Which further allows the individual to make an appropriate decision in their own interest even if not the best interest. For example, PTs consider a certain intervention to be more beneficial to the patient and the patient is not willing to undergo the treatment; in such circumstances it is the duty of the therapist to explain the need of the intervention and also provide the patient with other treatment options available and leave the decision for the patient to make depending on what suits him/her the best. Autonomy and beneficence have different ideologies but they need to be in sync for the healthcare provider to strike a balance between both and obtain optimum health care for the patient. Even with such an ethical dilemma it is the duty of the health care worker to provide appropriate information to the patient and to convince the individual to make the best choice without affecting the autonomy of the patient. [2,
I chose this competency because it teaches me that I need to have a positive self-esteem and a great attitude towards my patients, colleagues and every situation in order to be able to provide holistic quality care. 2. The article taught me that fitness to practice, includes being accountable and responsible to cope with stress and know how to balance your duty to care for patients; and an equal duty to ensure that fitness to practice competently does not threaten the safety of patients, co-workers or oneself (p. 8). 3. The article widened my understanding that if I am not mentally or physically fit; it’s impossible for me to care for another and meet their needs and can put patients in danger due to errors.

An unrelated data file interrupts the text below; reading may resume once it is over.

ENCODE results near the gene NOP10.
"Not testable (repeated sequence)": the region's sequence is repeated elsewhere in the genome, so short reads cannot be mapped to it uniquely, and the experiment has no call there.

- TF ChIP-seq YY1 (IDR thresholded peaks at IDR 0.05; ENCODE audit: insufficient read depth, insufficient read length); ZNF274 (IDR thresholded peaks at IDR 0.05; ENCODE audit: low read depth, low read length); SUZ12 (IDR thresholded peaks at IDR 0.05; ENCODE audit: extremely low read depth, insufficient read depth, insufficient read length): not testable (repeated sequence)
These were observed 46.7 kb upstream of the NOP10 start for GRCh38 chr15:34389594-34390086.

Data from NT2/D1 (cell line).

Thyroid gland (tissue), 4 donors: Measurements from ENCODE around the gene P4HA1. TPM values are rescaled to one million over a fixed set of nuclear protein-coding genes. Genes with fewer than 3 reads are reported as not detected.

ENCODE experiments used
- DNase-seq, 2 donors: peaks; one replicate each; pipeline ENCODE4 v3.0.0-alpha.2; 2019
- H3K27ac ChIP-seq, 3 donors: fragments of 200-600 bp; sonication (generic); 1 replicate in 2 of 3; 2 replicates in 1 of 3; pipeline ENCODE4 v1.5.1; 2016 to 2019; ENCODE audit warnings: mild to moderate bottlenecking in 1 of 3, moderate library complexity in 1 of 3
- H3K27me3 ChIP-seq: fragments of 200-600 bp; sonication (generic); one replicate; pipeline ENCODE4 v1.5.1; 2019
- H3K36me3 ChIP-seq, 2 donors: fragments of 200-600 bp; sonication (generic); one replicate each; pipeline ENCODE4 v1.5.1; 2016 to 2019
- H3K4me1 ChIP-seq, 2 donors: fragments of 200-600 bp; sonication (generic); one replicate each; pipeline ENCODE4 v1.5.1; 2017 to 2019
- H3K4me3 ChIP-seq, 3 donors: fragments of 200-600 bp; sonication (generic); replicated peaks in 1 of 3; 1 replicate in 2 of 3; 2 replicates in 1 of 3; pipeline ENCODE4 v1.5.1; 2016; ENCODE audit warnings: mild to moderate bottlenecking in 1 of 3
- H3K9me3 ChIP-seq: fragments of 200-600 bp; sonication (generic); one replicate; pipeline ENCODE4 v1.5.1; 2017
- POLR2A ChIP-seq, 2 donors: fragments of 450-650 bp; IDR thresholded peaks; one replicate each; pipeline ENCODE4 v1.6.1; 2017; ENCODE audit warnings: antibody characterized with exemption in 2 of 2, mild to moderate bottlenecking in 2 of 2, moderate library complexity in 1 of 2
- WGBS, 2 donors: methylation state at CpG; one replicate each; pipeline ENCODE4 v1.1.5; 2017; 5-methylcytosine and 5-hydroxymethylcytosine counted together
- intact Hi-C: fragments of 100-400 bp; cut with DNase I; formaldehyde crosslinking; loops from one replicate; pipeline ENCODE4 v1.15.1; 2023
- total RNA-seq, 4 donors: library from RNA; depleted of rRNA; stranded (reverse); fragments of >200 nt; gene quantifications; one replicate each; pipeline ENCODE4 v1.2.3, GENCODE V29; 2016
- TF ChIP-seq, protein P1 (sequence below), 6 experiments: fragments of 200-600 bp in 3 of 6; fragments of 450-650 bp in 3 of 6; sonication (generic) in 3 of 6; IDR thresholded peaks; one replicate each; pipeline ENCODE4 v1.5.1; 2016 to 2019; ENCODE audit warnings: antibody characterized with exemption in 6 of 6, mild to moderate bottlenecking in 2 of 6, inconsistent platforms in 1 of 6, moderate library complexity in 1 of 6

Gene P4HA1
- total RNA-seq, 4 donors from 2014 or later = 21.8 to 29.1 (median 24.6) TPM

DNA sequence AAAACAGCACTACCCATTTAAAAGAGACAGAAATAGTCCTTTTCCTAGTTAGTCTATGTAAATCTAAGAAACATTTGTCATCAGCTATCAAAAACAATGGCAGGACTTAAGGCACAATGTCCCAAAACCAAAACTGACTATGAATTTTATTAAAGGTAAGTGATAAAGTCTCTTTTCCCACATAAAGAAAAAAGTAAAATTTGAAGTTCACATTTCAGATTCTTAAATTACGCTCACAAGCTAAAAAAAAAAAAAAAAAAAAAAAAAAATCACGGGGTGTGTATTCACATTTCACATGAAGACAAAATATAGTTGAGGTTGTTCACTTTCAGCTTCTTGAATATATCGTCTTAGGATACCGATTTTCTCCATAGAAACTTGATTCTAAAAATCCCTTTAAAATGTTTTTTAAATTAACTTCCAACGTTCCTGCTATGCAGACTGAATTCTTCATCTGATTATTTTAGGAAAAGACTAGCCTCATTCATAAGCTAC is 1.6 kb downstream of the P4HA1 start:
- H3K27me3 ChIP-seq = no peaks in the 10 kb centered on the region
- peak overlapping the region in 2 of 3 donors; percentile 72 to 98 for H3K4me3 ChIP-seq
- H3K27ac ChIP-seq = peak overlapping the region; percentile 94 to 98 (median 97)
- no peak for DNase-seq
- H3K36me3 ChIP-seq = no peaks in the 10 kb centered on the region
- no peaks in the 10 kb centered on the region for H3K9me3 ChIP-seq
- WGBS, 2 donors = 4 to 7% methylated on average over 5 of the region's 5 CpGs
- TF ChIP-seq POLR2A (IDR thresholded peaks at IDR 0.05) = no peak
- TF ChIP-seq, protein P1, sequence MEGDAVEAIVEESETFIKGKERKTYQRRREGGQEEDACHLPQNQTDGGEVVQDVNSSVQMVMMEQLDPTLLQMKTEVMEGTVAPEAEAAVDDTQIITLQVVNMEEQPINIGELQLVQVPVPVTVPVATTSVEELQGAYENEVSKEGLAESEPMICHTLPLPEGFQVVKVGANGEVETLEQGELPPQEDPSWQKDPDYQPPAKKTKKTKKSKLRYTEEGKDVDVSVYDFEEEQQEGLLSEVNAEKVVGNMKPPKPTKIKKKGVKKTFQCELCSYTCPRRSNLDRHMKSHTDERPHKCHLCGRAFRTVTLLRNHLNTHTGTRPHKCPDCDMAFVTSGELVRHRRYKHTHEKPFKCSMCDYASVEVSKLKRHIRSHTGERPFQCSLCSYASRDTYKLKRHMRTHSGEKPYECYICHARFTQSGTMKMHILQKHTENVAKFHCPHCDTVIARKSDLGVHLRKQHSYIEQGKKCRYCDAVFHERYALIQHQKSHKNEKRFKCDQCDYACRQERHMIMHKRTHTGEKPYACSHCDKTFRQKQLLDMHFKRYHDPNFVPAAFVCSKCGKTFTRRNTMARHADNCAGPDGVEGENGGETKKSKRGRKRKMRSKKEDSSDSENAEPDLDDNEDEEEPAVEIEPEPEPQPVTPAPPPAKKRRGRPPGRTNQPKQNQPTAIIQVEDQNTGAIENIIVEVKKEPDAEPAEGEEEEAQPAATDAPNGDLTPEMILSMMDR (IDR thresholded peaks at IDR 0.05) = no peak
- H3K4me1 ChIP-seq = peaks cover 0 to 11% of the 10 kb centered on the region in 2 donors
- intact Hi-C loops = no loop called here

• Questioning Skills My questioning style during the session involved a range of open and close questions and in several instances. I also used the funnelling technique to allow the patient to expand on answers or to request further clarification or information. This style of questioning supports the patient to focus and an appropriate range of answers without feeling overwhelmed or interrogated (Can et al., 2012). In future experience, I aim to continue to use this technique and skill to obtain a holistic understanding of the patient’s problems and promote change in patients. • Problem statement review I reviewed the problem statement and changed it accordingly to patient’s request, using questioning style to clarify meaning e.g.
As I read the “Team STEPPS makes strides for better communication”, some of the tools like; (SBARQ) is used in many organizations, especially during patient hand-offs. It provides a systematic way to convey patient information, which is essential during high-stress situations. In a stress situation, taking responsibility to prevent human errors. As ANA code of
Patients have a right to privacy and non-interference. The healthcare professionals are obligated to give needed information to patients and relate the risks, and the benefits of a test/treatment. The detail information given will allow the patient to make the best decision on what he/she chooses to do. Hiding information about a diagnosis or not revealing the potential complications because a patient may refuse care seems unethical. Patients have the right to know about their health to make informed